Biochemistry, Structural Biology
Dr. Pyle is also William Edward Gilbert Professor of Molecular Biophysics and Biochemistry at Yale School of Medicine.
Anna Marie Pyle uses the group II intron as a model system for studying ribozyme catalysis, RNA folding, and RNA-protein interactions. She also studies the mechanisms of RNA helicase enzymes, the molecular motors that unwind RNA and displace proteins from RNA-binding sites. This work is complemented by the development of new computational approaches for analyzing the chemical and structural properties of RNA.
Inside the cell, RNA is a molecular bag of tricks. This close chemical cousin of DNA, best known for carrying the genetic instructions to build proteins, also folds into elegant shapes, allowing it to bind to other molecules and speed up chemical reactions. Anna Marie Pyle explores how RNA folds and organizes itself into different three-dimensional shapes that catalyze reactions essential for turning on genes. She also studies the molecular motor proteins that unwind RNA, a crucial step in the metabolic function of all organisms, and particularly in the life cycle of viruses such as hepatitis C. Understanding the way these proteins work will help scientists design drugs to stop certain viruses from reproducing.
Pyle became a chemistry devotee at an early age. Her father, a cardiologist and medical researcher, often told his daughter about his own aspirations to do basic chemistry research. As a young boy, he raided an abandoned military base for chemicals to stock his bedroom laboratory. "From the time I was a very little kid, he would regale me with stories about the wonders of chemistry and tell me all about the experiments he did as a child," Pyle explained. "There was no question that I wanted to be a scientist, even from a young age."
Initially, Pyle set her sights on the pursuit of "pure" chemistry—inorganic chemistry with a focus on metals and metal complexes—never bothering to take a biology or biochemistry course. But as a graduate student at Columbia in the 1980s, Pyle began synthesizing metal probes that recognize and bind to DNA, with the goal of understanding how proteins that service the genome find their targets within DNA's complex double-helical structure. About the same time, Thomas Cech, former HHMI president, made a surprising discovery—for which he earned a Nobel Prize in Chemistry in 1989—demonstrating that RNA can catalyze chemical reactions, a job previously thought to be the exclusive domain of proteins. Cech's work indicated that catalytic RNAs would have to fold into unusual structures and their way of recognizing other molecules would be highly complex. Pyle decided that if she were really interested in how nucleic acids interact with other molecules, she should work with RNA. She joined Cech's University of Colorado laboratory as a postdoctoral fellow, investigating the molecular interactions that stabilize the folding of catalytic RNA.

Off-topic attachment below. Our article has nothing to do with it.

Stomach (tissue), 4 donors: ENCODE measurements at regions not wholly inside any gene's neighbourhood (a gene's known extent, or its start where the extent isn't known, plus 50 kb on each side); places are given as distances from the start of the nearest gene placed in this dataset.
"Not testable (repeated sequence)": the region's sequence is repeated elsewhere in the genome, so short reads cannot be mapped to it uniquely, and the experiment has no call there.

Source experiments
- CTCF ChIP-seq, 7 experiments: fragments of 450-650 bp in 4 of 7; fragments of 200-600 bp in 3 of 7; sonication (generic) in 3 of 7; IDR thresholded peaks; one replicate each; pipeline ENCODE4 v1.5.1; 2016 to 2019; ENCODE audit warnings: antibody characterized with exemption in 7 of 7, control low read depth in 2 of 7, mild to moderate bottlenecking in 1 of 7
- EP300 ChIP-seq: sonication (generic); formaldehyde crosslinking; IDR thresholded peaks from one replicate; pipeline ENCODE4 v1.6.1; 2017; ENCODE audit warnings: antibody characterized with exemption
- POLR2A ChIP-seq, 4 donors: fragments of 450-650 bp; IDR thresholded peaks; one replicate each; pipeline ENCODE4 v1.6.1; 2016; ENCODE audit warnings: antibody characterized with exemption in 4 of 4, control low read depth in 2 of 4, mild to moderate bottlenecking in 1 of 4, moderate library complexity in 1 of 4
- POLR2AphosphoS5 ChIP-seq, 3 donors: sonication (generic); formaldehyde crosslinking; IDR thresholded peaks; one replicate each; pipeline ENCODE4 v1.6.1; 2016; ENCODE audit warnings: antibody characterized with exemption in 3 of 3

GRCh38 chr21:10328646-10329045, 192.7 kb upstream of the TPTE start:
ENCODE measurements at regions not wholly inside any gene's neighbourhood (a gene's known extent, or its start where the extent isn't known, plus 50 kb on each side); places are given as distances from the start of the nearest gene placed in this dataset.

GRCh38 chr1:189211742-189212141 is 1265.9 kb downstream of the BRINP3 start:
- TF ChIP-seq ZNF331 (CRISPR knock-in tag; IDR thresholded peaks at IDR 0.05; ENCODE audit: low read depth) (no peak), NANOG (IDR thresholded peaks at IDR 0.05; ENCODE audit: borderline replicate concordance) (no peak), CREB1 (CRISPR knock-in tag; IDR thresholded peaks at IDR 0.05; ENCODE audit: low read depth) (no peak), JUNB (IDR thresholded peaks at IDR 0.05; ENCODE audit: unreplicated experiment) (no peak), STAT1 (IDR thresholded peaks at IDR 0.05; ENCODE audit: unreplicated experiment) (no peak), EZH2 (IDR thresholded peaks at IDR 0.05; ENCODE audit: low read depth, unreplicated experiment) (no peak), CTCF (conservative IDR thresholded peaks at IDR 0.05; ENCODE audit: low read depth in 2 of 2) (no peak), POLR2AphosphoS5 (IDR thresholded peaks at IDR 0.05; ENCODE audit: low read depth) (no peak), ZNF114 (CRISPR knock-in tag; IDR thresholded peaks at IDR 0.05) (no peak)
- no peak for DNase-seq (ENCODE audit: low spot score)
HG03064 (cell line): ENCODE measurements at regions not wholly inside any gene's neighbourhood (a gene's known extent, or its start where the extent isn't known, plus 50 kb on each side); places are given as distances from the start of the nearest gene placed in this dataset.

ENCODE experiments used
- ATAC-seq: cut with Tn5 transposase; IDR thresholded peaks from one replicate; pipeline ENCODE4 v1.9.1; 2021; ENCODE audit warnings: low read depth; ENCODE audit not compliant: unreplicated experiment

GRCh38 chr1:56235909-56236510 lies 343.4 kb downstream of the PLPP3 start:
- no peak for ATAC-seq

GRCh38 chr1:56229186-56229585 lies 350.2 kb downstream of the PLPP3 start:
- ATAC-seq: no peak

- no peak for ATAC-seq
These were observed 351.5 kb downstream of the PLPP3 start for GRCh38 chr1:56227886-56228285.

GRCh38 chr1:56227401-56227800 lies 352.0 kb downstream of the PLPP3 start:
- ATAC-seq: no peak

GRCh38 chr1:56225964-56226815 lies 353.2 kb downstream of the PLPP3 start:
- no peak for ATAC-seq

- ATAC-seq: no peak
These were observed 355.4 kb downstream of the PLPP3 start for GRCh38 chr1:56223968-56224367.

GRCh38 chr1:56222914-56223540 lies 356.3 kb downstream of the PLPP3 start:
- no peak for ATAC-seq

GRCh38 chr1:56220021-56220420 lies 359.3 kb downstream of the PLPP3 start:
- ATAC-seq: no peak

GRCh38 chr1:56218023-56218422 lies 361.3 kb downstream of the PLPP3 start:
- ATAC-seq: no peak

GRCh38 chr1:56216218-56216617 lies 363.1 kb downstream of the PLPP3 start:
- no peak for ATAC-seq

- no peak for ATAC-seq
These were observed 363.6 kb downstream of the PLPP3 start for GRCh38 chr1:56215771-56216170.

In her laboratory at Yale University, Pyle now studies a family of catalytic RNAs called the group 2 introns. Many scientists believe that these sections of RNA are the evolutionary ancestors to about a third of the DNA in the human body. They continue to affect the structure and organization of many modern genomes, facilitating evolutionary change over time. Pyle is working to decipher the three-dimensional molecular architecture of the group 2 introns, the way they recognize other molecules, and their mechanism for catalyzing chemical reactions. "Although there are many exciting new crystal structures and high-resolution information on the static structure of RNA molecules, we have a lot more to learn about how they achieve the folded state, what the molecular interactions look like, and more importantly, how it is all stabilized," she says.
Pyle also investigates a family of molecular motor proteins called helicases, which unwind RNA to create single strands that can be copied or used as templates for building proteins. The family of helicases she studies is essential for the replication of hepatitis C and for the transcription of pox viruses. "It is our feeling that if you don't understand how these critical proteins work, you can't design good inhibitors for them," she says. Pyle's research shows that helicases skitter along single-stranded RNA, moving with regular, periodic steps and kicking off any proteins or other molecules impeding their movement
Pyle's investigations demonstrate firsthand the value of laboratory research. "You can make an impact on medicine and biology by doing very basic work on biomolecules," she explains. "I try to encourage people to realize that it is great to do extremely basic molecular research. In the end, it provides critical pieces of the larger puzzle."